To get on top of your electric bill and ahead of climate change, you’ve got to get behind the meter.

Whenever a business’ solar power generating system is tied into the business’ equipment on its side of the electric meter—not the utility’s side—that’s considered Behind-the-Meter solar. In behind-the-meter solar systems, the sun’s rays are captured by solar panels and converted to electricity that is consumed on site. This electricity is sent directly to the customer’s loads so that they do not have to purchase that energy from the utility. When the solar system produces excess energy, beyond what the business needs in the moment, it may be exported the utility grid, and the customer usually receives compensation for the energy sent to the grid.

Behind the Meter Is Good for the Local Utility and Its Customers

Behind-the-meter has myriad benefits, and not just for the business or household enjoying free energy. Solar power is the ultimate in green, renewable and zero-emission energy. Behind-the-meter energy is good for the utility servicing the area and to the Earth as well. When customers remove all or most of their power needs from the grid, it reduces strain on the local utility and increases its efficiency. Ordinarily, utilities generate power from a central source like a big coal, nuclear or natural gas-fed power plant.

The electricity generated must travel over wires to each customer, losing energy along the way. When power is produced locally, there is significantly less transmission loss.

Distributed Power Is the Model of the Future

Additionally, any behind-the-meter power not used by a customer and sent into the power grid is distributed locally, also avoiding most transmission loss. The future power grid will increasingly involve large numbers of small-scale power generators selling their excess power back to the grid for use by their neighbors.

This Distributed Generation model allows many actors to build a more resilient grid with upfront costs distributed, rather than borne entirely by one entity. Buying local works for energy as much as it does for food, clothing and everything else.

Behind-the-meter power production is good for the Earth because it reduces emissions caused by humans that are driving destructive climate change. Businesses seeking to reduce their carbon footprint often get the most return on investment from converting to solar energy systems.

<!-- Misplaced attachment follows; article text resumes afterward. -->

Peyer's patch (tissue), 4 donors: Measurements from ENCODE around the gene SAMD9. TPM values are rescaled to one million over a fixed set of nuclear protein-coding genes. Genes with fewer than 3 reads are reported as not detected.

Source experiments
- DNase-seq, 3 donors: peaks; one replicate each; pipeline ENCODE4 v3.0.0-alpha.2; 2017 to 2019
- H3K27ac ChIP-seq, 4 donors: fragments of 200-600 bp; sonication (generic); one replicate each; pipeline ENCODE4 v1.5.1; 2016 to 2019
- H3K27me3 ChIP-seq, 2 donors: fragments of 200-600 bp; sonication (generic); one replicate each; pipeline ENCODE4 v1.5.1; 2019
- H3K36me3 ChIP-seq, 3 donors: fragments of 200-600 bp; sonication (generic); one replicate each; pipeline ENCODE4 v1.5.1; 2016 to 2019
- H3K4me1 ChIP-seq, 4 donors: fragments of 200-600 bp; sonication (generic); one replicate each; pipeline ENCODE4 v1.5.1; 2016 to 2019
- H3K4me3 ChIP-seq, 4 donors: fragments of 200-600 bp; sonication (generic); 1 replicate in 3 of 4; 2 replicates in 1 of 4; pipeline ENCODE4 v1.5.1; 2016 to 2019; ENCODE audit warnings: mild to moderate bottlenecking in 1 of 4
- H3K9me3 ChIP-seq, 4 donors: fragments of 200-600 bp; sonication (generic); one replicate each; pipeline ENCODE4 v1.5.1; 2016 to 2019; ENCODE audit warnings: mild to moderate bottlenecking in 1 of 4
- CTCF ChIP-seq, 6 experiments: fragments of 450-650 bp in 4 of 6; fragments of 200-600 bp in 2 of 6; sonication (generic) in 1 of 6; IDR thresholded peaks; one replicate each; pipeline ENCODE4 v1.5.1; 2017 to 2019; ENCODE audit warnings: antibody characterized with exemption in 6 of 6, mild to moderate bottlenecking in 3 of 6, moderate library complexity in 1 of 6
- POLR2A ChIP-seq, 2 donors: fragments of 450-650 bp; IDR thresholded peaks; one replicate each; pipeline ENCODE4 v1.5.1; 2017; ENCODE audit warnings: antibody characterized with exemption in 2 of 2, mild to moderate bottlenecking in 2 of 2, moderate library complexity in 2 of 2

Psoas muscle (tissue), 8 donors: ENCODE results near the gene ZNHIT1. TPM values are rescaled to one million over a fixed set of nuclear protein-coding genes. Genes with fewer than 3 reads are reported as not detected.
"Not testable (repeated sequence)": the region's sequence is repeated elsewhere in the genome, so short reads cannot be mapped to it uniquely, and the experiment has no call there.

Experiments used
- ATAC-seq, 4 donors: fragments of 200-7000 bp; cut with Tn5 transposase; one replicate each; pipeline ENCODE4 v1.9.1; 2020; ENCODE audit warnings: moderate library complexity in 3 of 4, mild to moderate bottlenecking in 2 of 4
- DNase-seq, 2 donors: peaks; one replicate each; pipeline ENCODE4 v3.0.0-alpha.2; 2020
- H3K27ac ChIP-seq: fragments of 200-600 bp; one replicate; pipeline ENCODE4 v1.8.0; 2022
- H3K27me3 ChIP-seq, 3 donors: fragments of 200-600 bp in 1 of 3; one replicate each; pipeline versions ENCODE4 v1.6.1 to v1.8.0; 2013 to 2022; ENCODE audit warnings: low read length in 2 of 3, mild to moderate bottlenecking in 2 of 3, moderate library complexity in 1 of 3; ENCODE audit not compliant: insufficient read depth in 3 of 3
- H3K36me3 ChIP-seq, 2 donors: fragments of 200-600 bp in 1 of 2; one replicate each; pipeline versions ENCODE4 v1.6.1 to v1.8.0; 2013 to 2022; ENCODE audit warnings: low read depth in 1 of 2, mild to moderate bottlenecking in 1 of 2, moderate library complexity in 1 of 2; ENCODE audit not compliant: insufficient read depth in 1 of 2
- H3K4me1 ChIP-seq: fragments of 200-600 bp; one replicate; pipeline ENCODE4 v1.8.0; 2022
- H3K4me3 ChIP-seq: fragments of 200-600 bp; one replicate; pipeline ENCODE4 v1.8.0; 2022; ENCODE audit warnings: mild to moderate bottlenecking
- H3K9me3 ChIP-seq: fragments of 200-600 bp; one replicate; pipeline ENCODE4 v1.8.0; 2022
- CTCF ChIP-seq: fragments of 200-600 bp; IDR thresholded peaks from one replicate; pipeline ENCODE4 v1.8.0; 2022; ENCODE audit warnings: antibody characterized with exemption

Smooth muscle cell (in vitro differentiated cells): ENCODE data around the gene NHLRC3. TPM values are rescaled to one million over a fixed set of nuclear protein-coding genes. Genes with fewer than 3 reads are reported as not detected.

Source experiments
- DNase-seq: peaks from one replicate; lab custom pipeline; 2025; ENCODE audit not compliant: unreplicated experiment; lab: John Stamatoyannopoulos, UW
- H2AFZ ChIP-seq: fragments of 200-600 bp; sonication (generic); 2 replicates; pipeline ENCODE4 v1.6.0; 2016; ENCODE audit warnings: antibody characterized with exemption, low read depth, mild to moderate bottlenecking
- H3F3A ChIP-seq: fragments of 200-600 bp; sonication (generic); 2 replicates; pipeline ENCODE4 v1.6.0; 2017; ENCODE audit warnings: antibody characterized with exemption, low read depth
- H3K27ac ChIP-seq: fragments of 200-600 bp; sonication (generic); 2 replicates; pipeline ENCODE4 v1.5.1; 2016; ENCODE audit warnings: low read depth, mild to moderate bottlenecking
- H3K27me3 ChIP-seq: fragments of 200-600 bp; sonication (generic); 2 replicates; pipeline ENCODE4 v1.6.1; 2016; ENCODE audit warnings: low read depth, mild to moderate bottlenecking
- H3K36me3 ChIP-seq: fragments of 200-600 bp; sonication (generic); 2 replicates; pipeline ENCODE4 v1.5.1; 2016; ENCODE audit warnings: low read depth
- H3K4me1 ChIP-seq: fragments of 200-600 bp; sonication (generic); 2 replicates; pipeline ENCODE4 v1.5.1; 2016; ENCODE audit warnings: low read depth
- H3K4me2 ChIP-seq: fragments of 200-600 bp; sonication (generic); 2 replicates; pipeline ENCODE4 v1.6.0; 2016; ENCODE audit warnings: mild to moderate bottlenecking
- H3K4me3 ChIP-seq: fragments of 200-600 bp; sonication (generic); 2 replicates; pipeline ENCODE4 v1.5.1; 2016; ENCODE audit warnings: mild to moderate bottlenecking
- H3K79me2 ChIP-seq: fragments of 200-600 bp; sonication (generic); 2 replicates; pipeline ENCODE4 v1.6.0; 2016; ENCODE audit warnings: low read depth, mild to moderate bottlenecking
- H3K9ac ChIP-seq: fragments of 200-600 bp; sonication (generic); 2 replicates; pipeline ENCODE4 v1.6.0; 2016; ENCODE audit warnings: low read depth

Going solar is a good investment because the energy generated can offset the cost of electricity from the grid.

What Behind the Meter Is Not

It is important to understand what behind-the-meter is not. It does not mean, for example, off the grid. Most businesses with solar systems are still tied to the local utility and extracting some portion of their electricity from it. The sun is not delivering enough energy to meet demand at night or during most rainstorms or days with total cloud coverage. At those times, businesses with solar panels buy power from the grid, just like everyone else.

In short, any power that is generated and distributed directly to the user is behind the meter. Any power generated or distributed by a utility is in front of the meter because customers must pay for it. The more any business is operating behind the meter, the more it is saving money – and the planet.


  • Your article effectively highlights the benefits of behind-the-meter solar systems, making a compelling case for their adoption. It serves as a valuable resource for those seeking to understand the advantages of on-site solar generation and its potential impact on energy independence, grid stability, and environmental sustainability.

    Thank you for sharing your expertise and insights on this topic. I look forward to reading more articles from Alder Energy in the future.

  • Thank you for stating that solar energy is the most environmentally friendly, renewable, and zero-emission energy source. My sister wants to power her factory with renewable energy. I’ll advise her to obtain solar energy for her factory.

  • Thank you for explaining how going solar can offset the cost of electricity. I’ve been thinking about going solar for our home recently. It seems like it could be a good investment all around.

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